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Hercolyn D

SKU: 6750-6755

Hercolyn D

Regular price $29.05 USD
Regular price Sale price $29.05 USD
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CAS No.
8050-15-5

Odour (decreasing):
Very mild, pine-wood, amber, balsamic

Main Synonyms:
Hydrogral M methyl ester of hydrogenated rosin ;Methyl Hydrogenated Rosinate


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Description and usage notes:

Hercolyn D (as distinct from plain Hercolyn) is a specially deodorised quality of Hercolyn primarily useful as a perfumery solvent rather than an aromatic ingredient, although it does still have some residual odour.  This material is a very high viscosity, sticky, solvent; pourable but thick and straw-to-pale-amber in colour, with good solubility in ethanol. It has extremely helpful fixative effects and is also useful as a general blender. Like BB, DOA and IPM, Hercolyn D is a suitable solvent for candle fragrances. Arctander points out that this is not “a well-defined chemical.  The commercial product under subject name consists of the Methylesters of hydrogenated rosin acids, mainly:
  • A) Tetrahydro methylabietate and
  • B) Dihydro methylabietate.”
It is produced by “By Methyl-esterification of the hydrogenated acids from American Turpentine rosin.”  he also suggests some uses: “Regular Hercolyn has a faint, woody-piney odor of considerable tenacity. Hercolyn D is the most commonly used in perfumery, where the material finds application as a blender-fixative in many types of low-cost fragrance, particularly those designed for household products and for industrial purposes. Ii is particularly suitable for pine odors, but it can be used in modest amounts in most non-floral and a few floral fragrance types.” 
In more recent times Hercolyn has become popular in Oud fragrances and recreations and in the heavier masculine woody-amber types and in leather fragrances, as well as being a useful solvent for non-alcoholic fragrances popular in Arab markets where its high viscosity is an asset.
Arctander goes on to caution that “The excessive use of Hercolyn, e. g. as a diluent, may not alter the odor of a pine fragrance very much, but it may cause some problems in the solubility of the fragrance, or its compatibility with certain cosmetic raw materials in the functional product. And in the more delicate floral fragrances, e. g. the conventional ‘Appleblossom’ type for many household products, there is a distinct limit to the amount of Hercolyn to be used without a perceptible change of the fragrance. The woody-piney notes of Hercolyn are particularly conspicuous in such florals or delicate fragrance types.”  Nevertheless he concludes: “In all, Hercolyn is one of the most useful blenders for low-cost fragrances, and it is, in many cases, a better fixative than Diethylphthalate.” Curiously it is now used in some of the most expensive fine fragrances on the market as well.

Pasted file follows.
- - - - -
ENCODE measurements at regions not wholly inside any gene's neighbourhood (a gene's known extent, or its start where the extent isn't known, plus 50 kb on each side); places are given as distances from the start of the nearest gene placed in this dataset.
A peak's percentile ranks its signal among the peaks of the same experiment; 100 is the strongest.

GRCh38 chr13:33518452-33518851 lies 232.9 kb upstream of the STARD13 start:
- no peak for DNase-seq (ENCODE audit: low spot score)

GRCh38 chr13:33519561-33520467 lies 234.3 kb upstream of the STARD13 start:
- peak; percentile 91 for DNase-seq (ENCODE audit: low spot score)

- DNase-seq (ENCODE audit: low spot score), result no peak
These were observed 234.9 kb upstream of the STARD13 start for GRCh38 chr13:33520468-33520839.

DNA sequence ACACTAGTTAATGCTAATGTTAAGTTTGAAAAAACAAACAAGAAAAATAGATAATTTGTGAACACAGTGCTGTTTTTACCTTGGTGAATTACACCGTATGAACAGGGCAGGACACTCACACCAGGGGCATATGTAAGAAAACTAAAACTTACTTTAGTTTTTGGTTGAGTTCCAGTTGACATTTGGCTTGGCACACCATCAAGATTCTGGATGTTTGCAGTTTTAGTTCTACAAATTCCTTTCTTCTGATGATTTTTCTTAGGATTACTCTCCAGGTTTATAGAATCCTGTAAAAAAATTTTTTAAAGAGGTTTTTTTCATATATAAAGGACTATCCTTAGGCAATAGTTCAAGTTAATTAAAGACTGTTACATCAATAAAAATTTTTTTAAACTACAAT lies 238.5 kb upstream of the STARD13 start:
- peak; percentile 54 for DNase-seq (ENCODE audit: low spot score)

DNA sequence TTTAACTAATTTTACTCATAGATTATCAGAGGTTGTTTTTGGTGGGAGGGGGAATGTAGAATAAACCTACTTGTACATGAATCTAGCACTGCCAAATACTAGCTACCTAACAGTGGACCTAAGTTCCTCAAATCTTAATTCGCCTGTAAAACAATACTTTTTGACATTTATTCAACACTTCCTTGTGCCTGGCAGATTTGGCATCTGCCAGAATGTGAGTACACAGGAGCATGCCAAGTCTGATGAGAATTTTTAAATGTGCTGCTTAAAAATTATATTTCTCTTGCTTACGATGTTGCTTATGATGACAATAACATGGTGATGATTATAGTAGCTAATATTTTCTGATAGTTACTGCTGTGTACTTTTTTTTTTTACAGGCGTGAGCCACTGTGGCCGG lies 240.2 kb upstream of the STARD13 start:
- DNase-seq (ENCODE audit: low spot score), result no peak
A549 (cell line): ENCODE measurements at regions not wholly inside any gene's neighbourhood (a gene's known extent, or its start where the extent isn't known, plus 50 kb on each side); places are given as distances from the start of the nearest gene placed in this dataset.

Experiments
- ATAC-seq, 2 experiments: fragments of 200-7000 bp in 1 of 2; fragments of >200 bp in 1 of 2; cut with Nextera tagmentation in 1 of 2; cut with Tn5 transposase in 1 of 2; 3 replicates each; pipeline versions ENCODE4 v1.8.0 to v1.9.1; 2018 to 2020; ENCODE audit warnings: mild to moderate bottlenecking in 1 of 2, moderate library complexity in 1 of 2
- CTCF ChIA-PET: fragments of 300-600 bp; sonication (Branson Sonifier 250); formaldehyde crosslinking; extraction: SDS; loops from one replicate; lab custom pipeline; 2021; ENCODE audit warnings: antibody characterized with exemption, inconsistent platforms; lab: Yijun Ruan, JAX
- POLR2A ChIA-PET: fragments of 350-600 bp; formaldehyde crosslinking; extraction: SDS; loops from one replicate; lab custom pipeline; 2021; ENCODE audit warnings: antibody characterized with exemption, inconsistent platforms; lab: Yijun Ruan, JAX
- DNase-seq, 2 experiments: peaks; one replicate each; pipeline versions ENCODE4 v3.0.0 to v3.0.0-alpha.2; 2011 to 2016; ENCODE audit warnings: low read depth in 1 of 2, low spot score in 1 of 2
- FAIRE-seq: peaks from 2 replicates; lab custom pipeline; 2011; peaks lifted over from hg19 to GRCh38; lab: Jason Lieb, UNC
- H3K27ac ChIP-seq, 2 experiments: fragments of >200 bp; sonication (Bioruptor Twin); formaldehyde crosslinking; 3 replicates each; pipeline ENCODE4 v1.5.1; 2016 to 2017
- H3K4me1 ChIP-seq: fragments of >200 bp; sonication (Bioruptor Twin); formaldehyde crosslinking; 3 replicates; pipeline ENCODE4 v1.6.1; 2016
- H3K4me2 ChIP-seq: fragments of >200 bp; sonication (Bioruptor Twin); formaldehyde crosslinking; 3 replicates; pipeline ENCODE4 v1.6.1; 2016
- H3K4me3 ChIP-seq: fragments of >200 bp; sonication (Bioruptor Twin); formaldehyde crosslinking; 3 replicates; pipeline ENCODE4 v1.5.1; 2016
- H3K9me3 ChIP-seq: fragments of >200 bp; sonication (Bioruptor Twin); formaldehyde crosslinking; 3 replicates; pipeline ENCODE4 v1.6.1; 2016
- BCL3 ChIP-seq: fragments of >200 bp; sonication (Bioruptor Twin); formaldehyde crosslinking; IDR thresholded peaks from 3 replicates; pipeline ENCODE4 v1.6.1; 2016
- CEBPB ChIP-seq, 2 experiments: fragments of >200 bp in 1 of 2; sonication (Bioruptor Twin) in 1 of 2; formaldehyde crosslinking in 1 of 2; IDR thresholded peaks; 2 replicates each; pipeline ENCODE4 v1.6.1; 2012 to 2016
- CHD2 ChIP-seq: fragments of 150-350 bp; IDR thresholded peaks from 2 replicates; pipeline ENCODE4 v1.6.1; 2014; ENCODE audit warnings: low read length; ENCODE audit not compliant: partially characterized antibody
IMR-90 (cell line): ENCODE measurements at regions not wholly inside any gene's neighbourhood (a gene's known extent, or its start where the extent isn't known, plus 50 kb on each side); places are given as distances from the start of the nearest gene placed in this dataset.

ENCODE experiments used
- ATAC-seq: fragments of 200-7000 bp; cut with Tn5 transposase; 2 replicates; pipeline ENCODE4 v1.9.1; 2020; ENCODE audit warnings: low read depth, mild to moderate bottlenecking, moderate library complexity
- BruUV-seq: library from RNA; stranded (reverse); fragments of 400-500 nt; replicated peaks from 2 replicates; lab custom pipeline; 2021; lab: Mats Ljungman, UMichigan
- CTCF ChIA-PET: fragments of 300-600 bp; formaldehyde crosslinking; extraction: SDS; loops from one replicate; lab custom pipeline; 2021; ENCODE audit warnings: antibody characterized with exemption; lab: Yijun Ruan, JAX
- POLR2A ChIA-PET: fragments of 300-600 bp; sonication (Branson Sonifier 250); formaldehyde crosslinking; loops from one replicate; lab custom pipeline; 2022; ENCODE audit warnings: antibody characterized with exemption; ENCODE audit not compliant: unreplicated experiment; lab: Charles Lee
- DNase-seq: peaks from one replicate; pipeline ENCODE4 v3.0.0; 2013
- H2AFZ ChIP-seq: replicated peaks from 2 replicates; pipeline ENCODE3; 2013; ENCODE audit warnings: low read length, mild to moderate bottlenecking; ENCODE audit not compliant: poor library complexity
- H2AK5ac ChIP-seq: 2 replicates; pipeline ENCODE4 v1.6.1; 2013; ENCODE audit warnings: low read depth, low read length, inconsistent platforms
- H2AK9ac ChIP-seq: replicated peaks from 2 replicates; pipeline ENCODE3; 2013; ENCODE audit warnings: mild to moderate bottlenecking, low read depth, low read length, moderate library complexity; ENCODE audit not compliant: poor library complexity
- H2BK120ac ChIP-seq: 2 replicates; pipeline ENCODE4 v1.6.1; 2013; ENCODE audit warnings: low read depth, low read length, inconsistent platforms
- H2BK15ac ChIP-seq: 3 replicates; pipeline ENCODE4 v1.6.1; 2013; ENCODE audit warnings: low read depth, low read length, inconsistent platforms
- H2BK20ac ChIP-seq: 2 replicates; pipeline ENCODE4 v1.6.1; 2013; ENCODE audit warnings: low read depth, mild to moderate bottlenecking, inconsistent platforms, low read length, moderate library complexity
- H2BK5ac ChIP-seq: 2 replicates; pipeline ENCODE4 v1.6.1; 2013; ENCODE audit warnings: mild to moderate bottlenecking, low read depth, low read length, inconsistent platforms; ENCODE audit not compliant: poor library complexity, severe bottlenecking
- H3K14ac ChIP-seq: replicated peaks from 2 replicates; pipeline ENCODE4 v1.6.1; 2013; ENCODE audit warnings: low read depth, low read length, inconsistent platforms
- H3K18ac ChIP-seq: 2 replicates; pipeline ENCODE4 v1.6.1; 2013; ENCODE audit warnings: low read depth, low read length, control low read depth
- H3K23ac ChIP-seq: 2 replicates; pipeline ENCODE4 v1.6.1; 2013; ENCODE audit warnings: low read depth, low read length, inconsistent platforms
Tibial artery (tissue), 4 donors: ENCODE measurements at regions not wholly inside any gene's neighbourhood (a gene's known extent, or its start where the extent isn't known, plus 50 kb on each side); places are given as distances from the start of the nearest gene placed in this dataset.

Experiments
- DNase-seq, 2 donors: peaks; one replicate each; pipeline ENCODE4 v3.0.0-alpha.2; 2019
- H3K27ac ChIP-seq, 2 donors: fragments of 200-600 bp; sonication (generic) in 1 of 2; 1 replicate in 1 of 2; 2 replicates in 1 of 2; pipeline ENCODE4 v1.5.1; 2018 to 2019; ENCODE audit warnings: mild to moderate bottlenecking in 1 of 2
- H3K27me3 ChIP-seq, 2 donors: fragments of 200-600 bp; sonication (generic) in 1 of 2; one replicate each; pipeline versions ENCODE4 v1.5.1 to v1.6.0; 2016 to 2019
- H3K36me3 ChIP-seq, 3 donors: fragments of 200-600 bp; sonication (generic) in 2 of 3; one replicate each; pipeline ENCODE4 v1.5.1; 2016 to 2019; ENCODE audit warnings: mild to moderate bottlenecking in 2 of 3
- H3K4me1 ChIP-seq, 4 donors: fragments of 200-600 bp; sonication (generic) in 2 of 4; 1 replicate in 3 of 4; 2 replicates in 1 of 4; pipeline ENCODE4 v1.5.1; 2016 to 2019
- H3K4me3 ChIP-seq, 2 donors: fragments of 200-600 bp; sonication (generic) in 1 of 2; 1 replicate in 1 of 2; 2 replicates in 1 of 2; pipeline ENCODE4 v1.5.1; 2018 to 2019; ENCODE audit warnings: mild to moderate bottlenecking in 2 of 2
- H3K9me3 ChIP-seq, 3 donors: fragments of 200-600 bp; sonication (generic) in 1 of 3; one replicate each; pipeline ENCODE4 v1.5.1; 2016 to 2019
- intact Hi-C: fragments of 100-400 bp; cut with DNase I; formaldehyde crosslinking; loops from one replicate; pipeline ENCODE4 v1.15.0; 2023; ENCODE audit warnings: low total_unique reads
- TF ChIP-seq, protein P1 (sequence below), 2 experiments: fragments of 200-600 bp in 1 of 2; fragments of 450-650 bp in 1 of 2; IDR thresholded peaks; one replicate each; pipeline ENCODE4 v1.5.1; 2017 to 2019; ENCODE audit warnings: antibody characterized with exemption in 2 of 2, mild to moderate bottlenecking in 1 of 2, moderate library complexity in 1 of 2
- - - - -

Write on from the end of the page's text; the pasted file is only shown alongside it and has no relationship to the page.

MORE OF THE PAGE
amber, Aroma Chemicals, balsamic, Fixatives, Ingredients for Perfumery, Liquids, Mild, Molecules, pine, Solvents & additives, woody,

Documentation

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Acknowledgements

Descriptions

Each entry contains a short list of scent notes with occasionally other short commentary to assist those who may not have encountered the material previously to decide whether it is of interest: I recommend you make your own assessment of each and every perfumery material you use however.

After pricing, quantity options and other basic details scroll down for narative descriptions: these are intended to assit interested readers as well as potential purchasers to assess the uses and potential of the material in question.

Many of the descriptions contain quotations from the manufacturer of the product and in addition I have quoted fairly extensively from Arctander[1] and from Arcadi Boix Camps[2] – both independent writers and both highly experienced perfumers.

There are also some quotes from Bedoukian[3] where details of the chemistry of a material are significant and from Scent & Chemistry[4] the authors of which have taken an analytical approach to the art of perfumery that is unusual and very useful. Quotations have been included from the extremely useful teaching books by Calkin & Jellinek[5] and Curtis & Williams[6] and Surburg and Panten [7] as well.